On this day 98 years ago Dempsey fought Carpentier it was the first million dollar gate

Discussion in 'Classic Boxing Forum' started by mark ant, Jul 2, 2019.

  1. Jason Thomas

    Jason Thomas Well-Known Member Full Member

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    Interesting discussion, guys. I managed to find a ratings list for 1921 put together by mattdonnellon who is a poster here and seems very well informed on old boxing history. Here is his list:

    Champion--Jack Dempsey
    1--Harry Wills
    2--Fred Fulton
    3--Tommy Gibbons
    4--Harry Greb
    5--Georges Carpentier
    6--Billy Miske
    7--Gene Tunney
    8--Joe Beckett
    9--Bill Brennan

    Wills is the obvious top contender. Fulton was coming off a bad KO loss to Wills and had earlier been flattened by Dempsey. Miske and Brennan had already had title shots against Dempsey and been KO'd. Tunney? Had he beaten any heavies to this point?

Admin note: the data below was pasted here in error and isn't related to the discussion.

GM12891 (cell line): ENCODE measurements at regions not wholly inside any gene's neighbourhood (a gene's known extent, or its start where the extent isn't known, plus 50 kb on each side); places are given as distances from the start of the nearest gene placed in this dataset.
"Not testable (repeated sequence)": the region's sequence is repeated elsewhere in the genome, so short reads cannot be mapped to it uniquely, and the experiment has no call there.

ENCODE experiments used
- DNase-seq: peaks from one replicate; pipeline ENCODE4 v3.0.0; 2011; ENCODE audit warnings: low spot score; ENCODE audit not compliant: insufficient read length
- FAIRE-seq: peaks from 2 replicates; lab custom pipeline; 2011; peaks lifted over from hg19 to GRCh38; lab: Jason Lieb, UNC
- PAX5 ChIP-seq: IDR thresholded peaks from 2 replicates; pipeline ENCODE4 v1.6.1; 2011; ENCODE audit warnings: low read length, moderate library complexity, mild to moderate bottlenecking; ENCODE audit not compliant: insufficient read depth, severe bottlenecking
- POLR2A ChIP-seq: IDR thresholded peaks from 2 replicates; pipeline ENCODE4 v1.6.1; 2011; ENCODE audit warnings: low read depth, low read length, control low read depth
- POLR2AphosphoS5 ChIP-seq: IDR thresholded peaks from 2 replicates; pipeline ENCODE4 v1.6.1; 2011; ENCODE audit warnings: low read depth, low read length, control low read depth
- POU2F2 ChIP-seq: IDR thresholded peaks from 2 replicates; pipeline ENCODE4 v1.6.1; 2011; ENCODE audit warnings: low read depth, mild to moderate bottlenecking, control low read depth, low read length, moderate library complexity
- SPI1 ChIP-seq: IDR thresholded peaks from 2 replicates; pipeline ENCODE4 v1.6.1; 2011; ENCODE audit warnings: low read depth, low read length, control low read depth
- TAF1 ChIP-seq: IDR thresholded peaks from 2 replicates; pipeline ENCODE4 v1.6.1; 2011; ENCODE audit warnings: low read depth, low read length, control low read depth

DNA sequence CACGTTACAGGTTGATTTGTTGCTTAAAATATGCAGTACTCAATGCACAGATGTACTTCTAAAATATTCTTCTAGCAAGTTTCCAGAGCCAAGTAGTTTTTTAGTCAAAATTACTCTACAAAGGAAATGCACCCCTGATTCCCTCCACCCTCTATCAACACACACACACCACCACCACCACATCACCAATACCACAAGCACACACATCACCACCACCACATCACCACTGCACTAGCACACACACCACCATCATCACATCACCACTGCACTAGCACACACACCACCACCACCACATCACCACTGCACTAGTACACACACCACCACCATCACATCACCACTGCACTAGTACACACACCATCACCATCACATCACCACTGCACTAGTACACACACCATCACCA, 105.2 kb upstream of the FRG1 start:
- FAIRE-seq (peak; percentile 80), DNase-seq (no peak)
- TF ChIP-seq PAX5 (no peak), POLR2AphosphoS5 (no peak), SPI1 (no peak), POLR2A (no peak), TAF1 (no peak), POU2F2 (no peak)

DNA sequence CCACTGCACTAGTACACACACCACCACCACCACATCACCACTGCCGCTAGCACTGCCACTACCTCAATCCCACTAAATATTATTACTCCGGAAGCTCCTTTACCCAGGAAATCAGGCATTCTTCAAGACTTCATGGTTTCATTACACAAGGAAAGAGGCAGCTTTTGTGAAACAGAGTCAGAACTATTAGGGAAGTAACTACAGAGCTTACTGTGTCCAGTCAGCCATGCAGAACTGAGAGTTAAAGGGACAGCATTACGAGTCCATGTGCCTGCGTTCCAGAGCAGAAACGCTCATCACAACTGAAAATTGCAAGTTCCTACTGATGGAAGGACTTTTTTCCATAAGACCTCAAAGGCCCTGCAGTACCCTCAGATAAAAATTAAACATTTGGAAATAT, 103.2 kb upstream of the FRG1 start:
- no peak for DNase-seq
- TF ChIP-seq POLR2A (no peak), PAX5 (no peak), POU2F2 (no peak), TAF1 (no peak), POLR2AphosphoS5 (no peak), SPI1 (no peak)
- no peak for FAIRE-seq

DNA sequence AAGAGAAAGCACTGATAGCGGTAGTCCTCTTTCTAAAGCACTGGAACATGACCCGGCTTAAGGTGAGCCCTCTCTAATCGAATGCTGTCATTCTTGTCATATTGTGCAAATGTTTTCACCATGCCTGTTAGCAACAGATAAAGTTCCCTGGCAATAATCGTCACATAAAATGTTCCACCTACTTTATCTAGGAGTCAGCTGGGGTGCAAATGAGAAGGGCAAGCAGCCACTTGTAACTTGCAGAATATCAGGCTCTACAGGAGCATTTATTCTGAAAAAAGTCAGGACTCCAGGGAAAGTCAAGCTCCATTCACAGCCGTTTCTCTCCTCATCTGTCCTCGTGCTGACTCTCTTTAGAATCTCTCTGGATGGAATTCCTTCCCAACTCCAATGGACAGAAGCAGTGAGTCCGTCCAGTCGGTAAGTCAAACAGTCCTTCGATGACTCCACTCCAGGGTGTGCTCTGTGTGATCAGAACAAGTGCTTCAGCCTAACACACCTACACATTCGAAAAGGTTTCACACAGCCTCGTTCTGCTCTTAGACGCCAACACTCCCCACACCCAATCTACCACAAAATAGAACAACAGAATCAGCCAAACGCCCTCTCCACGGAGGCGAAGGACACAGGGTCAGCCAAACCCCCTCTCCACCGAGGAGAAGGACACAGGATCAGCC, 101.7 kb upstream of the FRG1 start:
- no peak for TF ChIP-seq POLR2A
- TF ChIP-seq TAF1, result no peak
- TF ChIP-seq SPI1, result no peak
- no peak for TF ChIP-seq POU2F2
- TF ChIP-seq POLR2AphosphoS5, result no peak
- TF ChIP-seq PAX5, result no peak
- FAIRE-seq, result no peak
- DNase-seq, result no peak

My take is perhaps Carpentier should be rated higher, either #2 or #3 behind Wills and possibly Fulton. Given that Dempsey had drawn the color line, Carpentier appears to me to be the best white contender out there. His wins over Billy Wells, Joe Beckett, and Battling Levinsky were KO's and so proved his unquestioned superiority. Gibbons and Greb were a light-heavy and middle whose main "victories" were newspaper decisions in ND bouts. Later events would prove Greb and Gibbons as better than Carpentier, but in 1921 their reputations probably were limited to those reading backwater whistle-stop sports pages.

    I think this discussion underplayed that Carpentier had KO'd the British Empire champions Wells and Beckett, and the world light-heavyweight champion Levinsky. Those victories being by KO's were I think critical in establishing him as a viable contender over non-punchers who were getting newspaper nods.

    Now there is the separate issue of Carpentier as an opponent in ATG evaluations of Dempsey. He doesn't rise very high for me. But as a 1921 contender, only Wills was clearly better at that point.
     
  2. janitor